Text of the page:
The Engraver at Panthchowk — A Poem by Mashood Rather
December 10, 2021
In Mashood Rather’s poem, a mother seeks her son and a son seeks his mother, with the two kept from each other by a spectral curtain that separates the world of the living from the world of the dead. The engraver tasked with pronouncing “death with each chisel mark” is their intermediary in these haunting verses where life and death converge as they do tragically upon a valley.

The Engraver at Panthchowk

Mashood Rather

The engraver at Panthchowk
on the banks of the Jhelum,
engraved someone’s epitaph,
producing macabre music
with the chisel and hammer.
With the pain of labour on his hands,
he pronounced death with each chisel mark.

I sat besieged by silence
to see what life this cold dead stone would take.
I sat fishing out the ghosts
that lurk in the undercurrents of the Jhelum.
I asked him why we don’t cremate like the Hindus:
body to fire, and ashes to the Ganges…
no markings on a tombstone—
nothing but a plunge into the void of everything.
With angst, he reminded me: “she is your mother…brute!”

Last night I returned from Srinagar at midnight,
the roads to my home all covered with a thick shroud
a deathfall,
the warmth and agility of day
lost to the cold, glossy winter-nights of January
hanging icicles on corrugated tin roofs
like the canines of some monster from an untold fable.

A cold, dying, pale moon hung above on the dome of despair,
it propped its elbows on a cloud and intensified its gaze,
I walked alone and aloof
accompanied by the horrid silences
and the faint stomping sounds of my own steps,
how long that one kilometer walk stretched!
I would’ve never believed that the state of fear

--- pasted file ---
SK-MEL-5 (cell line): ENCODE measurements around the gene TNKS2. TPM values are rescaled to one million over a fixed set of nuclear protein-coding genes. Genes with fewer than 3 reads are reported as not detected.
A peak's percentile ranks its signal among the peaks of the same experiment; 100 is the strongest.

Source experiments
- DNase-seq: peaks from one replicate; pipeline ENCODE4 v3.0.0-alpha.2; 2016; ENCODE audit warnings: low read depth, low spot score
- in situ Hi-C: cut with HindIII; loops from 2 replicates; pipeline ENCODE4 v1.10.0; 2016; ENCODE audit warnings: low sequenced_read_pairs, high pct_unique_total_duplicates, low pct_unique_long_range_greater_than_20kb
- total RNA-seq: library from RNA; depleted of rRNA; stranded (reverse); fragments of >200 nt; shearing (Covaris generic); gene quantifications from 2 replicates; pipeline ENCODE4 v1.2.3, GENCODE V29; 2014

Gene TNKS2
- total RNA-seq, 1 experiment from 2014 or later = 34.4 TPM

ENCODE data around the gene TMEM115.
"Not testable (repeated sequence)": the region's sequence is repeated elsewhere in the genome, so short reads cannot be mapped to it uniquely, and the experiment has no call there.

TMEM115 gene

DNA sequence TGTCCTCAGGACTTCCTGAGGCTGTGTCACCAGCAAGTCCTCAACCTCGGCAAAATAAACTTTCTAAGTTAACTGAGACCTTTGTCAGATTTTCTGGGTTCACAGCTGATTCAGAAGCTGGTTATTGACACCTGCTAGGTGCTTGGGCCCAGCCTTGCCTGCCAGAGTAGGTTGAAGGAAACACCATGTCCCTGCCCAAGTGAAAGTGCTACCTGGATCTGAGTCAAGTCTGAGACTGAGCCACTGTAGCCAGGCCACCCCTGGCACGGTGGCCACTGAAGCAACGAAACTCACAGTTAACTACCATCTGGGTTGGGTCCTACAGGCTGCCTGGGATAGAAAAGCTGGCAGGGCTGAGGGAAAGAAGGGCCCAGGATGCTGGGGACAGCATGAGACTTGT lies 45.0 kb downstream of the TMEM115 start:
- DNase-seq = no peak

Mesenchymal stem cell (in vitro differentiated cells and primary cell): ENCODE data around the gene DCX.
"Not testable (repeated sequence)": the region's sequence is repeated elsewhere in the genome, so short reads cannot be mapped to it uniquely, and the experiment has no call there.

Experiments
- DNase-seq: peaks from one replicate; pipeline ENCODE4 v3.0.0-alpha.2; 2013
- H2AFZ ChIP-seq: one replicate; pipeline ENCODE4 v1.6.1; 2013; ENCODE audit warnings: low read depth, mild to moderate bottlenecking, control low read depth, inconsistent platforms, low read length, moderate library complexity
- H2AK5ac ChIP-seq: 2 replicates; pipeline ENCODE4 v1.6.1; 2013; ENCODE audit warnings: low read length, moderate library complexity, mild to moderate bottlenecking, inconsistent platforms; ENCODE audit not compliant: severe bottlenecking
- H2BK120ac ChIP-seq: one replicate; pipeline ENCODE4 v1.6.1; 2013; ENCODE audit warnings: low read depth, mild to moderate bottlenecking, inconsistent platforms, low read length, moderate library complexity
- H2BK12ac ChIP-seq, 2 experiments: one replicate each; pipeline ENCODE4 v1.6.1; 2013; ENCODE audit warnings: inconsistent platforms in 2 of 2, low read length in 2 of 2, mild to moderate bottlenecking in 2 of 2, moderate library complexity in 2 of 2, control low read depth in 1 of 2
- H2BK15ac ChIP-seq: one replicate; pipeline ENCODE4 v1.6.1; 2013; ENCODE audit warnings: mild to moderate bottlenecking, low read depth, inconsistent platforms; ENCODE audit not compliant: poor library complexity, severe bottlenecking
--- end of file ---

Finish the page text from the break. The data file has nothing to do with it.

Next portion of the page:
could even stretch space and time,
disturbing even the cosmos.

In the lapses between each beat within my heart
there resided a grotesque fear
of the ones who wear Jackboots
but to my awe I saw the Tasrupdaar
with his eyes gouged-out and a smashed head
dripping thick blood through his mouth like molten tar,
and a bus full of wedding guests
whose movements were frenzied, fluctuating…
singing wedding songs to an awestruck, dumbfounded bride,
her pent-up emotions turned her eyes
to empty and bottomless pits…
and mine to burning embers.

My mother whispering to herself,
“Khabur aaz yiyaa batte govus hundur”[1]
has left the door ajar
it meant what it means: a clear paradox,
I knew I have to keep myself alive
to eat that hundur batte,[2]
while stomping sounds resounded
like someone biting through bones.

I know what form my dreams are going to take:
metal hung on the shoulders of armored beasts,
metal wheezing by,
the engraver hammering his chisel on the cold stones…
carving a life out of a cold stone
in some distant place.

Then, in a wider view,
a million, a multitude of engravers
creating a chorus of rough silence.


[1] Translated from Kashmiri, “Will he return today? His plate of rice has gotten cold”

[2] Translated from Kashmiri, “cold plate of rice

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About the Contributor

<a href="" target="_self">Mashood Rather</a>

Mashood Rather

Mashood Ahmad Rather is a student of English literature at Cluster University Srinagar. He hails from Awantipora.